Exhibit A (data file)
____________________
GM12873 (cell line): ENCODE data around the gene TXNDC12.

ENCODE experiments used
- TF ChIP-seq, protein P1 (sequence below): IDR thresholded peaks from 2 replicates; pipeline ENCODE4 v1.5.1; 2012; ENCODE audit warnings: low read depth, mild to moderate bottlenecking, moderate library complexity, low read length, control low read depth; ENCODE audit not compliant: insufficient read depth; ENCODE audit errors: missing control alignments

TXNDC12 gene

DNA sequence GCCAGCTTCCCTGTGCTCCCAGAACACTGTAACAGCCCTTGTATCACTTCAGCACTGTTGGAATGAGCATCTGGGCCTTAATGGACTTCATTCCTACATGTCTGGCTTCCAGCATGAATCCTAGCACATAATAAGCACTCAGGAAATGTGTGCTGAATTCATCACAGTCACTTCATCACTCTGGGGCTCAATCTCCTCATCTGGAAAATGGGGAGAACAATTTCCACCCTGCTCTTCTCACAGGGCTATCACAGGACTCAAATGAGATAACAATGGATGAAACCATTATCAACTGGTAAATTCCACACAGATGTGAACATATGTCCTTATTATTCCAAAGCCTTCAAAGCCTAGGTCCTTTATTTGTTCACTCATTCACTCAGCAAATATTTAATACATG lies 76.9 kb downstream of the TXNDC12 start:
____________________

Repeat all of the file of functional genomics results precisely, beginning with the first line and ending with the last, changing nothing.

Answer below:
GM12873 (cell line): ENCODE data around the gene TXNDC12.

ENCODE experiments used
- TF ChIP-seq, protein P1 (sequence below): IDR thresholded peaks from 2 replicates; pipeline ENCODE4 v1.5.1; 2012; ENCODE audit warnings: low read depth, mild to moderate bottlenecking, moderate library complexity, low read length, control low read depth; ENCODE audit not compliant: insufficient read depth; ENCODE audit errors: missing control alignments

TXNDC12 gene

DNA sequence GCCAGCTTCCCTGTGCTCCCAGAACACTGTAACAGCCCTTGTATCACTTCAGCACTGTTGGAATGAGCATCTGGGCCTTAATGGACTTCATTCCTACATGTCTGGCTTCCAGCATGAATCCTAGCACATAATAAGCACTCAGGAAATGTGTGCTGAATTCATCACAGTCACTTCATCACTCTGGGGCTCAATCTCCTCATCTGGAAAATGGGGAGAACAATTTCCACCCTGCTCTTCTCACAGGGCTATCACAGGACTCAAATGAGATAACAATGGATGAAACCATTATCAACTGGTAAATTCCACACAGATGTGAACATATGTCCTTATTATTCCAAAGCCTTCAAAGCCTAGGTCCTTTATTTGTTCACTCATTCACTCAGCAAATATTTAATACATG lies 76.9 kb downstream of the TXNDC12 start: